3 Things to Prepare for Employee Evaluations
3 Things to Prepare for Employee Evaluations

By Geralyne Kaye

Posted on 26 October 2016

EmployeesEmployee EvaluationReviewHR planning
 
Employee evaluations, whether conducted annually or bi-annually, is a methodological method for managers to track and evaluate an employee’s efficiency and productivity. When conducted properly, it can play a significant role in ensuring high-performers are given the due recognition, and lower-performers are given opportunities for growth.

Although most managers and the Human Resource department are aware of its importance, they are often overwhelmed by their own workload to find time and thoroughly prepare for employee evaluations. In order to prevent futile discussions and create meaningful employee-employer dialogue, here are three things to take note of when preparing for your next employee evaluation. 


Make Time
If you are looking to change the negativity or reluctance surrounding employee evaluation, dedicating time to prepare for it is perhaps the most effective first step. This goes beyond preparing the documents needed, but also refers to:
·         Taking the initiative to set up a meeting with your employee.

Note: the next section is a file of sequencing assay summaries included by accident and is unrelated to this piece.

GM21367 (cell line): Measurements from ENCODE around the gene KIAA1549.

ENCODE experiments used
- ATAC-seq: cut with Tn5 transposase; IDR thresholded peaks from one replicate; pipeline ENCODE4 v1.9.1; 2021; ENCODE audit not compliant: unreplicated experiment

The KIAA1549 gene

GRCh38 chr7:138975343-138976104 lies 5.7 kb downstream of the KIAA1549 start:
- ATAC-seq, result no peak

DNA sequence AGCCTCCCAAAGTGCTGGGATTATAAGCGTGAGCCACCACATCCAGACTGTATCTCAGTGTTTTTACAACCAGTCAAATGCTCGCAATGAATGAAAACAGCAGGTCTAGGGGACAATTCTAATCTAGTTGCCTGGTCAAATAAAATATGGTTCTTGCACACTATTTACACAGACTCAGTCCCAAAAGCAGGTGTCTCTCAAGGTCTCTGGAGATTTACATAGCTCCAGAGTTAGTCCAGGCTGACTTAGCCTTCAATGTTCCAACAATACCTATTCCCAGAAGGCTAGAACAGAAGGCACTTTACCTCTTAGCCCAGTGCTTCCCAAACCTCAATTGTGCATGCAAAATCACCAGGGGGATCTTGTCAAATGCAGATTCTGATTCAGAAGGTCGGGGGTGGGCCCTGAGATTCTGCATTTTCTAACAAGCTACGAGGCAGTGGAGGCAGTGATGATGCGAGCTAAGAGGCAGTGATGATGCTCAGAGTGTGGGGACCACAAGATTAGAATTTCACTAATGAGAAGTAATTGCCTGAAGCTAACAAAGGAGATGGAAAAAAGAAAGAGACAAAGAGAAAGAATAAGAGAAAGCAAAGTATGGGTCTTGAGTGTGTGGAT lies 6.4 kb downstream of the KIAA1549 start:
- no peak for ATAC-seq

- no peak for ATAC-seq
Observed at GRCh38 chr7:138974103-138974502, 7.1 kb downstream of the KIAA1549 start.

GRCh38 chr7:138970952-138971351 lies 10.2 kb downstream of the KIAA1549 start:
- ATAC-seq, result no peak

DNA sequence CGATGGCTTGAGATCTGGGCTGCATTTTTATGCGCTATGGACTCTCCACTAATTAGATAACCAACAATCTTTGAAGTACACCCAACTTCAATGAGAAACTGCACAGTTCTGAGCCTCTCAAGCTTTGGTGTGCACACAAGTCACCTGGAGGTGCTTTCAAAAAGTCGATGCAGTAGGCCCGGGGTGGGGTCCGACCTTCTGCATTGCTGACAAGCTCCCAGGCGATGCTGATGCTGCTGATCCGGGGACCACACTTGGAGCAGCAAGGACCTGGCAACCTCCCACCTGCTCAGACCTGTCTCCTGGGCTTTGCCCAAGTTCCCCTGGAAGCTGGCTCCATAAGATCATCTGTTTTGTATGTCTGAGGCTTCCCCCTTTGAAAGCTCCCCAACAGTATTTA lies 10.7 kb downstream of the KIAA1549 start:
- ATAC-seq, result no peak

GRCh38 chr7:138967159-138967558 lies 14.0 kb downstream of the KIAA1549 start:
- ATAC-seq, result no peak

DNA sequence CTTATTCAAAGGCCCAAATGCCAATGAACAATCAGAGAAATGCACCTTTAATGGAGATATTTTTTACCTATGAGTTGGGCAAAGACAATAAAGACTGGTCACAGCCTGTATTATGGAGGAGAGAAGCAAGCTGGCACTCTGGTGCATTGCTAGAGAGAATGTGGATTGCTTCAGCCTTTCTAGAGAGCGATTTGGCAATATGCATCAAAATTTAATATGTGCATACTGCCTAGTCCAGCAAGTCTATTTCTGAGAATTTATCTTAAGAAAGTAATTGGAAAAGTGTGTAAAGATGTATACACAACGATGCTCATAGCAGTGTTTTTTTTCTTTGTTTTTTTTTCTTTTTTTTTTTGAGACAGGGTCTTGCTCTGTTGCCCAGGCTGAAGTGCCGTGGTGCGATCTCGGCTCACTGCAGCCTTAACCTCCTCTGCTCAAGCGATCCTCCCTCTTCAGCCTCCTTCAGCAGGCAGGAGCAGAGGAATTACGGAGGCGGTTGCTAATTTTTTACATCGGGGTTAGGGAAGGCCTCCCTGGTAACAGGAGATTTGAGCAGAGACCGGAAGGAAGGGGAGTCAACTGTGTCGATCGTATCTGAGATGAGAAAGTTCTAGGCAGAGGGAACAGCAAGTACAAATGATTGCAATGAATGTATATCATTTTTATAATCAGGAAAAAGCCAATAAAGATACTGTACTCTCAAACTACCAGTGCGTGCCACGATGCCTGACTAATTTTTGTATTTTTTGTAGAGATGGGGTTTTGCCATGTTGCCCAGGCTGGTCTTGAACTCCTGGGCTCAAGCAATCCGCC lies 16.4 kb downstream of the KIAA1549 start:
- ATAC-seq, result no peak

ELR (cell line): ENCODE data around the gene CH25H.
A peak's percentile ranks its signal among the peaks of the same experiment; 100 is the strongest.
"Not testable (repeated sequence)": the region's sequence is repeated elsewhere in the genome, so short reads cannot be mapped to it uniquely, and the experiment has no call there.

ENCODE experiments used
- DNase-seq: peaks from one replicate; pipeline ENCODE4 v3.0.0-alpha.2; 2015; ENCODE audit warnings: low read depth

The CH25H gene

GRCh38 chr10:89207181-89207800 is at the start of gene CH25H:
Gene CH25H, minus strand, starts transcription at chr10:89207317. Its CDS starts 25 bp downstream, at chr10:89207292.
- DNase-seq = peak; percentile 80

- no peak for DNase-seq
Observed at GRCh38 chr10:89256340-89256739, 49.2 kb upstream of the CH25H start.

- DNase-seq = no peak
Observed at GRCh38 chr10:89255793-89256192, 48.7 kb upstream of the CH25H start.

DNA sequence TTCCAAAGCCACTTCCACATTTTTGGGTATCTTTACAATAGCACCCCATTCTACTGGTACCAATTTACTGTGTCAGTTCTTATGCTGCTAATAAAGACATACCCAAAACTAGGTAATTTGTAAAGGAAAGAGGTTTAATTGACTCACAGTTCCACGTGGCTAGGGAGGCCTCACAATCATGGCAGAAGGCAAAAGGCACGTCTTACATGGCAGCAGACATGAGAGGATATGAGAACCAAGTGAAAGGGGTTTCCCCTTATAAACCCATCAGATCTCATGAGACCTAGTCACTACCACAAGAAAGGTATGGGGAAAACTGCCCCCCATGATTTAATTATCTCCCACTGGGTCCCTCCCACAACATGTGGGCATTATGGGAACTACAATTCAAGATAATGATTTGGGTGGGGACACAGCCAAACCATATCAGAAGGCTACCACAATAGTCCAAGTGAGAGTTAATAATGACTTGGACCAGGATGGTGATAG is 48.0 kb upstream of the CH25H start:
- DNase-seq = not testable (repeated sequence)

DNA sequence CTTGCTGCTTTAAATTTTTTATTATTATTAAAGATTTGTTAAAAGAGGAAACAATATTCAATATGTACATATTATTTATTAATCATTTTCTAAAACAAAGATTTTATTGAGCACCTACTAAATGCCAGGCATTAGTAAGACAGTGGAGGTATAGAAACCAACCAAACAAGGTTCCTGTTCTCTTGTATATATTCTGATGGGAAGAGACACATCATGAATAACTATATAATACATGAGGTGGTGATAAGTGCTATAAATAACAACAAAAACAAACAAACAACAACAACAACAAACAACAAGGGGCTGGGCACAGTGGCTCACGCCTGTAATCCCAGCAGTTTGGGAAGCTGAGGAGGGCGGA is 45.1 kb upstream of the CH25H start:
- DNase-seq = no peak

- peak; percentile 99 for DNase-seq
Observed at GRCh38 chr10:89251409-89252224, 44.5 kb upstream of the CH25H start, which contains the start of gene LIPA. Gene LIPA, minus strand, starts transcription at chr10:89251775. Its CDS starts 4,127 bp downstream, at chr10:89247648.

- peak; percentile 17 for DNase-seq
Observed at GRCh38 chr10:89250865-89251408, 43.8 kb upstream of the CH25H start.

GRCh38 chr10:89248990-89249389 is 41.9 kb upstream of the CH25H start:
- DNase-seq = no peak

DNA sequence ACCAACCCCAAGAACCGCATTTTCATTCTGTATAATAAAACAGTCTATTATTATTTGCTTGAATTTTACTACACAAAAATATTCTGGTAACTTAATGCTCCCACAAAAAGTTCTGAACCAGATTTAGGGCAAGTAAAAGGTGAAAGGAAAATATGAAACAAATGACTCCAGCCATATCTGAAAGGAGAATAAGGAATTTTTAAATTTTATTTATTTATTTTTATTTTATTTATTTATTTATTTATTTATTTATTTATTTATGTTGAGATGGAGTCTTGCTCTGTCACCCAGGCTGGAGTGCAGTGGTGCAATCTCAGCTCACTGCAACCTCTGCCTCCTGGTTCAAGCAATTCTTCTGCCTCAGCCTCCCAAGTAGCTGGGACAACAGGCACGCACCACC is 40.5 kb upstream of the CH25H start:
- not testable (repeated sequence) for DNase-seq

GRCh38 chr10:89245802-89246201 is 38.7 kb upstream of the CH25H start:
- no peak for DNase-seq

·         Giving your employee ample time to prepare and complete their portion of their self-evaluation.
·         Catering sufficient amount of time to speak with each employee instead of rushing through – you may miss out on important talking points which can help the employee or company improve its processes.


Be Concise
An essential component of employee evaluations is to give employees constructive feedback on their performance thus far, so improvements can be made. The rule of thumb for giving feedback is to steer away from being vague. Instead, try to be as concise as possible. A simple way to ensure the feedback has been well received and understood, is by giving examples or ideal solutions with each feedback.


Stay Neutral
Working with people of different working personalities can be difficult, and this may even lead to office politics or personal bias. During the period of employee evaluations, it is important to remain neutral, set aside indifferences and not look at your employee’s performance with tainted lenses.

Instead, focus on your employee’s performance, stay objective and not let previous evaluations cloud your judgement. In the event that you find yourself unable to stay objective and unbiased, it might be best to seek consul from the employee’s co-workers or fellow managers. Coupled with your assessment, they would be able to provide additional unprejudiced and accurate insight into their daily performance. 


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